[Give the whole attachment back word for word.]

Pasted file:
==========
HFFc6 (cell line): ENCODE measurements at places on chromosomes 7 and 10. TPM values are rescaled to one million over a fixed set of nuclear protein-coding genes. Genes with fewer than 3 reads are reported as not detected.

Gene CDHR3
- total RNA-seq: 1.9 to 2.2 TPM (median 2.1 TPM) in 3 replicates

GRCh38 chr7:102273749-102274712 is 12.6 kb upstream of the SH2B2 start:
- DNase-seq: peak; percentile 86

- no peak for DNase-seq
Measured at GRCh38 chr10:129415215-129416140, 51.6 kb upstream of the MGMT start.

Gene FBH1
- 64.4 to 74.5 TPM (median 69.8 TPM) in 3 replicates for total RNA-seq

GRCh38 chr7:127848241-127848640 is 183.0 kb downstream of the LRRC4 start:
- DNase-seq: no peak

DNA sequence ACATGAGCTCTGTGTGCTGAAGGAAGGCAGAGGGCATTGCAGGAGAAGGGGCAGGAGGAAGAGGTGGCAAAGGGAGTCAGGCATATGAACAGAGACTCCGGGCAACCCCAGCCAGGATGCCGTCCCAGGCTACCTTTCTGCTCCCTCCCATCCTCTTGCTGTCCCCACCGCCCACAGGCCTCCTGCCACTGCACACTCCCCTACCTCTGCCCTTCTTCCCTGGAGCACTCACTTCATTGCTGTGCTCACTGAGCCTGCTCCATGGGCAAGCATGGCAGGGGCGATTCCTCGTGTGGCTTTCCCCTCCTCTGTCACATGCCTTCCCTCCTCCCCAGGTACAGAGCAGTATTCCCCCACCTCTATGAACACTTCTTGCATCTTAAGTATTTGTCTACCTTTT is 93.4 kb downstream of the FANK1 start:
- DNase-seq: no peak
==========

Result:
HFFc6 (cell line): ENCODE measurements at places on chromosomes 7 and 10. TPM values are rescaled to one million over a fixed set of nuclear protein-coding genes. Genes with fewer than 3 reads are reported as not detected.

Gene CDHR3
- total RNA-seq: 1.9 to 2.2 TPM (median 2.1 TPM) in 3 replicates

GRCh38 chr7:102273749-102274712 is 12.6 kb upstream of the SH2B2 start:
- DNase-seq: peak; percentile 86

- no peak for DNase-seq
Measured at GRCh38 chr10:129415215-129416140, 51.6 kb upstream of the MGMT start.

Gene FBH1
- 64.4 to 74.5 TPM (median 69.8 TPM) in 3 replicates for total RNA-seq

GRCh38 chr7:127848241-127848640 is 183.0 kb downstream of the LRRC4 start:
- DNase-seq: no peak

DNA sequence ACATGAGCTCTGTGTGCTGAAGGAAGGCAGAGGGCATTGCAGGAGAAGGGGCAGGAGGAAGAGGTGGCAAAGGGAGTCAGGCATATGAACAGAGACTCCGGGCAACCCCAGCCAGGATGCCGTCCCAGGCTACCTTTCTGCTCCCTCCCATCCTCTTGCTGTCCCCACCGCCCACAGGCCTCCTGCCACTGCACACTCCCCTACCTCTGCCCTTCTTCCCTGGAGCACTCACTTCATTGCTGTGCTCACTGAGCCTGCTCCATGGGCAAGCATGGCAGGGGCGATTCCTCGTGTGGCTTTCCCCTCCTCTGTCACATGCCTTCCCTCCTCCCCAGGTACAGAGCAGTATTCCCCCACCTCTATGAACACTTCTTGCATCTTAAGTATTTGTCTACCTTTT is 93.4 kb downstream of the FANK1 start:
- DNase-seq: no peak